Rudiger G.,Leibniz Institute for Astrophysics Potsdam | Kitchatinov L.L.,Institute for Solar Terrestrial Physics | Elstner D.,Leibniz Institute for Astrophysics Potsdam
Monthly Notices of the Royal Astronomical Society | Year: 2012

The helicity and α effect driven by the non-axisymmetric Tayler instability of toroidal magnetic fields in stellar radiation zones are computed. In the linear approximation, a purely toroidal field always excites pairs of modes with identical growth rates but with opposite helicity so that the net helicity vanishes. If the magnetic background field has a helical structure by an extra (weak) poloidal component then one of the modes dominates, producing a net kinetic helicity anticorrelated with the current helicity of the background field. The mean electromotive force is computed with the result that the α effect by the most rapidly growing mode has the same sign as the current helicity of the background field. The α effect is found to be too small to drive an α 2 dynamo, but the excitation conditions for an αΩ dynamo can be fulfilled for weak poloidal fields. Moreover, if the dynamo produces its own α effect by the magnetic instability, then problems with its sign do not arise. For all cases, however, the α effect shows an extremely strong concentration to the poles so that a possible αΩ dynamo might only work at the polar regions. Hence, the results of our linear theory lead to a new topological problem for the existence of large-scale dynamos in stellar radiation zones on the basis of the current-driven instability of toroidal fields. © 2012 The Authors Monthly Notices of the Royal Astronomical Society © 2012 RAS. Source


Pipin V.V.,Institute for Solar Terrestrial Physics
Geophysical and Astrophysical Fluid Dynamics | Year: 2013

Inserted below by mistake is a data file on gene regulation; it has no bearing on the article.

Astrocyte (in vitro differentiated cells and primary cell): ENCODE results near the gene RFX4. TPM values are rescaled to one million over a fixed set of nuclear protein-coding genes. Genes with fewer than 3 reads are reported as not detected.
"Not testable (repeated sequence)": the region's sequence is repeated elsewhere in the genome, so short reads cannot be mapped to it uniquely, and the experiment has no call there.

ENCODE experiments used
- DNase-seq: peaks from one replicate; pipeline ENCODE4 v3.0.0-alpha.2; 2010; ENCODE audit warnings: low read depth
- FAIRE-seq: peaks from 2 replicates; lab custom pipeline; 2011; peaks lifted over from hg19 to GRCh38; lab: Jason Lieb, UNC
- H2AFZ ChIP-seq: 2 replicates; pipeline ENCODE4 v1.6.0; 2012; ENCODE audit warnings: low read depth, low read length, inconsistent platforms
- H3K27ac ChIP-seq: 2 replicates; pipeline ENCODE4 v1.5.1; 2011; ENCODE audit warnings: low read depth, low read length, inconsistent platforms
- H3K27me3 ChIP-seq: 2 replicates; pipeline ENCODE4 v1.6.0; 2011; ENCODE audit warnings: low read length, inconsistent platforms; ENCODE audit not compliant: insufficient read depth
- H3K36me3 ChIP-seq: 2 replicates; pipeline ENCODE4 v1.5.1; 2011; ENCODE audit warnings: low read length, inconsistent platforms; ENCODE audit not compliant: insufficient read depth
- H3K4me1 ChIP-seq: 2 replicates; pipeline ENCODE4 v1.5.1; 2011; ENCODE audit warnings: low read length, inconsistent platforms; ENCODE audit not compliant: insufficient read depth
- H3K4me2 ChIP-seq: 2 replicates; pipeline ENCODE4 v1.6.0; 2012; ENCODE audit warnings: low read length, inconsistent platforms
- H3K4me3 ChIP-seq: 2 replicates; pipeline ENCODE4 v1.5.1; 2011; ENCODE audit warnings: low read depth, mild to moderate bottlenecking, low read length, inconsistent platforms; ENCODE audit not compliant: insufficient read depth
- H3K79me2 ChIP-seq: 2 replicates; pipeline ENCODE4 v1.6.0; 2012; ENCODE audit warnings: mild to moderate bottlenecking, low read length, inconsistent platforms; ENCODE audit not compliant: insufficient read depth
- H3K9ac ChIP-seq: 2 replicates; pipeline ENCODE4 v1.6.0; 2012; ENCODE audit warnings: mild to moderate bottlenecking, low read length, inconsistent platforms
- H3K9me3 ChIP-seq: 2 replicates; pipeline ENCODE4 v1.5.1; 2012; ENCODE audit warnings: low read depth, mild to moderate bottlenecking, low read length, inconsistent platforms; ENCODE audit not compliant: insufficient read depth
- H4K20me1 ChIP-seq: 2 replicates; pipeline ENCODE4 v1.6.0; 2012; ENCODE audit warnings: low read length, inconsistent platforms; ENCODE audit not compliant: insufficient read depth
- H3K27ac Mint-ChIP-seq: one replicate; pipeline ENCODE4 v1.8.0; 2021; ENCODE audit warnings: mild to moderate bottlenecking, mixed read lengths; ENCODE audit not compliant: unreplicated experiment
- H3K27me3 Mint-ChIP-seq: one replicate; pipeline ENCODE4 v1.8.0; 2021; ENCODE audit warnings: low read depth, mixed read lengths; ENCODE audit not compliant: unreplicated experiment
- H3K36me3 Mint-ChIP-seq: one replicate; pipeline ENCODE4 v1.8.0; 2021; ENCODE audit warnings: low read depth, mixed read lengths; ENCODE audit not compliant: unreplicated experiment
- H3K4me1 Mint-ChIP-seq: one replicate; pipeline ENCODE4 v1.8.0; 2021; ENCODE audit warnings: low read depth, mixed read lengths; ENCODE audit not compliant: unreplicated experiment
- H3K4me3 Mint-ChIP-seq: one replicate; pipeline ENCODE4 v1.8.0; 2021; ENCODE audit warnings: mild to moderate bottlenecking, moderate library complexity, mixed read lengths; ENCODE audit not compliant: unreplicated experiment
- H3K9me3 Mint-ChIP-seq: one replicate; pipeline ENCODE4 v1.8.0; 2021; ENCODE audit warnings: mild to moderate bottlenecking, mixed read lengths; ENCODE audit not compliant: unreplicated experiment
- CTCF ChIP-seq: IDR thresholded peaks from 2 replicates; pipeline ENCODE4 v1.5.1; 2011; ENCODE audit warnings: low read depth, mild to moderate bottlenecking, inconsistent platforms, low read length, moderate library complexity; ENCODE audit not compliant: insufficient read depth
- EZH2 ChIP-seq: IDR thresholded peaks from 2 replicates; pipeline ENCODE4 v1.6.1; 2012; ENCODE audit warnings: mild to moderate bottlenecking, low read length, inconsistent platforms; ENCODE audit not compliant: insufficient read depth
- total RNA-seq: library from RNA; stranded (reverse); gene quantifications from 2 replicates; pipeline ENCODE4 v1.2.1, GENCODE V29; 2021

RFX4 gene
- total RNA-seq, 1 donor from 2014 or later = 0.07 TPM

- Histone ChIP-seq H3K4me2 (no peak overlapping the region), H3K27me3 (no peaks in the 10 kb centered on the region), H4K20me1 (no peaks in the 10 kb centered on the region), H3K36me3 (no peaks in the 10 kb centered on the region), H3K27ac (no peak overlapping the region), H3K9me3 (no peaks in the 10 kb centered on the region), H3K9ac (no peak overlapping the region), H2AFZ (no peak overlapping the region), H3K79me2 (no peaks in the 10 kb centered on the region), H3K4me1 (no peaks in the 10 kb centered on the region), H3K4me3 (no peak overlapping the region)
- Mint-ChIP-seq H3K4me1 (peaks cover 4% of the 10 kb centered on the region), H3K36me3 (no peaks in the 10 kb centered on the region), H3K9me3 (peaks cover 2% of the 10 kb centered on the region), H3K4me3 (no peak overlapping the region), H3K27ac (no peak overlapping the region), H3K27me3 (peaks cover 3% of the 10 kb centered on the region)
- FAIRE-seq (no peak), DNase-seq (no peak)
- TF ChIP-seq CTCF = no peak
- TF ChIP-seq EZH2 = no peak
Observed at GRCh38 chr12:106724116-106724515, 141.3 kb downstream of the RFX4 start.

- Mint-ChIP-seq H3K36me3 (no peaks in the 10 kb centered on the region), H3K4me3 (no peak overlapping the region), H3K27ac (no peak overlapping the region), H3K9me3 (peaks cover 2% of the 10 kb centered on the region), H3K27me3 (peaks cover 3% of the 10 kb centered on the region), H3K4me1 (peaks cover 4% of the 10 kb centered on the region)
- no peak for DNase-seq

We study the effect of turbulent drift of a large-scale magnetic field that results from the interaction of helical convective motions and differential rotation in the solar convection zone. The principal direction of the drift corresponds to the direction of the large-scale vorticity vector. Thus, the effect produces a latitudinal transport of the large-scale magnetic field in the convective zone wherever the angular velocity has a strong radial gradient. The direction of the drift depends on the sign of helicity and it is defined by the Parker-Yoshimura rule. The analytic calculations are done within the framework of mean-field magnetohydrodynamics using the minimal τ-approximation. We estimate the magnitude of the drift velocity and find that it can be a few m/s near the base of the solar convection zone. The implications of this effect for the solar dynamo are illustrated on the basis of an axisymmetric mean-field dynamo model with a subsurface shear layer. The model shows that near the bottom of the convection zone the helicity-vorticity pumping results mostly from the kinetic helicity contributions. We find that the magnetic helicity contributions to the pumping effect are dominant at the subsurface shear layer. There the magnitude of the drift velocity is found to be a few cm/s. We find that the helicity-vorticity pumping effect can have an influence on the features of the sunspot time-latitude diagram, producing a fast drift of the sunspot activity maximum at the rise phase of the cycle and a slow drift at the decay phase of the cycle. © 2013 Copyright Taylor and Francis Group, LLC. Source